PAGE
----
“Fear not, then,” said the angel, “Let nothing you affright…”

No one knows who wrote “God Rest Ye Merry Gentlemen,” but it has been sing since the 15th century. It was first published as a Christmas carol in 1833 as part of a collection by William B. Sandy called Christmas Carols Ancient and Modern. Not long after its publication, the song made an appearance in A Christmas Carol by Charles Dickens as a song that incited the anger of Ebenezer Scrooge:

“…at the first sound of ‘God bless you merry, gentlemen, May nothing you dismay!” Scrooge seized the ruler with such energy of action that the singer fled in terror, leaving the keyhole to the fog and even more congenial frost.”

Clearly Scrooge didn’t feel the “tidings of comfort and joy” the song describes. Along with those tidings, the lyrics also record a version of what the shepherds, who were understandably terrified, heard when they angel appeared to them to announce the birth of Christ:

“Fear not, then, let nothing you affright; this day is born a Savior of a pure virgin bright, to free all those who trust in him
from Satan’s power and might.”

“Fear not.”

It’s a refrain that echoes over and over again in the pages of Scripture, a command given by God to His people. He said it to Abram when Abram wondered when he would see his promised heir. He said it to His people as they looked at the odds stacked against them in the Promised Land. He said it to Joshua as he prepared to take the reigns of leadership from Moses. The words echo through the psalms as a means of encouragement during worship. And again, here, we find the shepherds hearing the same command. It seems that God is very concerned about fear in His people – specifically, He is concerned with removing it from them. God does not want us to live in fear; indeed this is part of the ongoing work of the Holy Spirit in our lives:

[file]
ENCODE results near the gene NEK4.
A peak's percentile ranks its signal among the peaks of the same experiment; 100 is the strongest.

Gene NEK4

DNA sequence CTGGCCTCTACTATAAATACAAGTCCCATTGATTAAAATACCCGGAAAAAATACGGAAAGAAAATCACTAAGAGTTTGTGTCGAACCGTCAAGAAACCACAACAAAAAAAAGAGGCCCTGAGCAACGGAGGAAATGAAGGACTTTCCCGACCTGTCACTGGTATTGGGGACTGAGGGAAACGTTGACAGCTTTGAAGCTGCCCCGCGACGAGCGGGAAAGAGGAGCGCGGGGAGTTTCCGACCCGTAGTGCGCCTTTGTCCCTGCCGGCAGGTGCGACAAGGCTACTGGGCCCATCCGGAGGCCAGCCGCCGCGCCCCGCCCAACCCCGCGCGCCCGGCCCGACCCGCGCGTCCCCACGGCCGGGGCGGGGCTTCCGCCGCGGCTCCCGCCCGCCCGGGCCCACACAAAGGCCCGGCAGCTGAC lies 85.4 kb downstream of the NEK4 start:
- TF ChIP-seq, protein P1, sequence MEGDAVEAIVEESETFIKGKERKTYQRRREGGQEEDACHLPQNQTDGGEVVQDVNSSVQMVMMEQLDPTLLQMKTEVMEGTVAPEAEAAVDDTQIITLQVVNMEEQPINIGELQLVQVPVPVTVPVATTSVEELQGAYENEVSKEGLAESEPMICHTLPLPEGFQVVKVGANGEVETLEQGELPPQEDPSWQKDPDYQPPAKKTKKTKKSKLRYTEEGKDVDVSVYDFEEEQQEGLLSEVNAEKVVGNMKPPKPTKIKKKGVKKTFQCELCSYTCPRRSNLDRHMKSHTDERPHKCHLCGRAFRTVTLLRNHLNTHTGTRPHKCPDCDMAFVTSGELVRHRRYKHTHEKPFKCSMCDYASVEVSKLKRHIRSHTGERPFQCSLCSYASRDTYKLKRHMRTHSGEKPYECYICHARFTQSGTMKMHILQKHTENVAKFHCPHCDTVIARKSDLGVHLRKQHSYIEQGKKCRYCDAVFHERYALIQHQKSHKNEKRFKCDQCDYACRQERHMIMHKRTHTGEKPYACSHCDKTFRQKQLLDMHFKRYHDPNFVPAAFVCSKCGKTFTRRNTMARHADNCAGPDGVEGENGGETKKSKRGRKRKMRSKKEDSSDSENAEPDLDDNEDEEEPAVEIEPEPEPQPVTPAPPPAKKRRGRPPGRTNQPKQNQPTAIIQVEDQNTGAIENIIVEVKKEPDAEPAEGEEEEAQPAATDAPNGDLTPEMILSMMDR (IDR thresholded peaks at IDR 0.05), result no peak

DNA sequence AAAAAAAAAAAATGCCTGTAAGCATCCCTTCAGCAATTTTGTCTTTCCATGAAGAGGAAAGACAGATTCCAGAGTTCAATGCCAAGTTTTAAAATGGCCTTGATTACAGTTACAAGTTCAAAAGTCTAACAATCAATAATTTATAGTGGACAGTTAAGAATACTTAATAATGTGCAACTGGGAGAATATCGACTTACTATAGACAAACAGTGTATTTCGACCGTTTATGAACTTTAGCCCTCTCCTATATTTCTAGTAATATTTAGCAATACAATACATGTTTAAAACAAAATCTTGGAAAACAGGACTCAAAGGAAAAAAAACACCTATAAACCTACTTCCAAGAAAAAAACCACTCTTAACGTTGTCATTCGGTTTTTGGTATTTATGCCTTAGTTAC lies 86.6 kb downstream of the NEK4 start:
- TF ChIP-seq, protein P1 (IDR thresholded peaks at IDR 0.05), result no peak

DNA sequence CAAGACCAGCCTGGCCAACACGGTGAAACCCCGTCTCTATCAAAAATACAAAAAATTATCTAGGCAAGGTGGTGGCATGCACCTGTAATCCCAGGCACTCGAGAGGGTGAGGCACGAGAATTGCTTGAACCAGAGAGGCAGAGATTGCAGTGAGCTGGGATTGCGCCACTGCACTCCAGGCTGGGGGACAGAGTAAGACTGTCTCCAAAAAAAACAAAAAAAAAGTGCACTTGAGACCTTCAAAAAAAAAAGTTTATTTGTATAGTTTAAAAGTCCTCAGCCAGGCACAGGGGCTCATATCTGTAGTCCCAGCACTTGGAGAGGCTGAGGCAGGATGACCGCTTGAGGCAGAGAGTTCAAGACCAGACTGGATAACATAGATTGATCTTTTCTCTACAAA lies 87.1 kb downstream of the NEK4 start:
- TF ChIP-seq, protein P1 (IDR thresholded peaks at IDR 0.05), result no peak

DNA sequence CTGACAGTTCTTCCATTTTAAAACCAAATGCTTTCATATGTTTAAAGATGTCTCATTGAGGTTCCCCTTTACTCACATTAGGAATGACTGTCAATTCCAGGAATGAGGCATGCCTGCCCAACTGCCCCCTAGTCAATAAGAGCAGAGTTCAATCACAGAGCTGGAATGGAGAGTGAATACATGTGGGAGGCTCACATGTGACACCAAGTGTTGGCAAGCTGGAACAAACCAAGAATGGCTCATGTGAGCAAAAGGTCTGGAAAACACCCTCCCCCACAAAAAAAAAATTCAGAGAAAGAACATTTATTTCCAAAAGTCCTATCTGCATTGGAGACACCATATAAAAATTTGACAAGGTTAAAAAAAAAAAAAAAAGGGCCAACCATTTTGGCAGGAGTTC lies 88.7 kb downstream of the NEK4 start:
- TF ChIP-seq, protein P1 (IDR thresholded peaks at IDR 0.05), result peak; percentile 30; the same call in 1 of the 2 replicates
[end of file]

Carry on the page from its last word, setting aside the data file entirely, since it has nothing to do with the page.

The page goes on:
For God has not given us a spirit of fear, but one of power, love, and sound judgment (2 Tim. 1:7).

Ever wondered why, though? Why is this commanded repeated so often? Why is God so concerned that fear is removed from the hearts of His people? Well, the most basic reason is because God loves us.

I think about all the times as a father I’ve cracked the closet door with the light on; all the times I’ve tested smoke alarms so my daughter can know they work; all the times we have fast forwarded through scary movie trailers on television; I have done these things because I love my children. And in my love, I do not want them to be afraid.

I, like any father, am just a shadow of the true Father. My love is woefully inadequate and incomplete compared with His great love. So, if we as sinful fathers, do not want our children to be afraid, how much more must our Heavenly Father? Not only that, but unlike us, our Heavenly Father can do much more than whisper assurances about fear; He can actually and completely guard the hearts and souls of all His children. God has loved us completely and fully in the gospel. And that love drives out our fear. But that’s not the only reason.

It’e true that part of God’s desire for His people to not live in fear is about us. It’s about our well-being, and about our spiritual transformation. But there is another even more important element at play here. That is, God’s own reputation. He commands that we not fear because He is concerned with His own glory.

Stop and think about how our fear reflects on the character of God. What are we saying about Him if we live in a state of fear? We are saying that the God we claim to serve, the One we claim sent His Son to die for us, actually does not love us enough to keep us from ultimate harm. Or we are saying that He is not powerful enough to keep us in Him. Or He is saying that this world with troubles filled can actually undo us, and not just threaten to. The reputation and glory of God is on display through our level of fear.

So fear not, Christian, let nothing you affright. Fear not, for you do not just have a God who claims to love you, but One who has demonstrated that love at the cross. Let His care, His power, and His glory wash over you and find that fear has an decreasingly small place in your soul.

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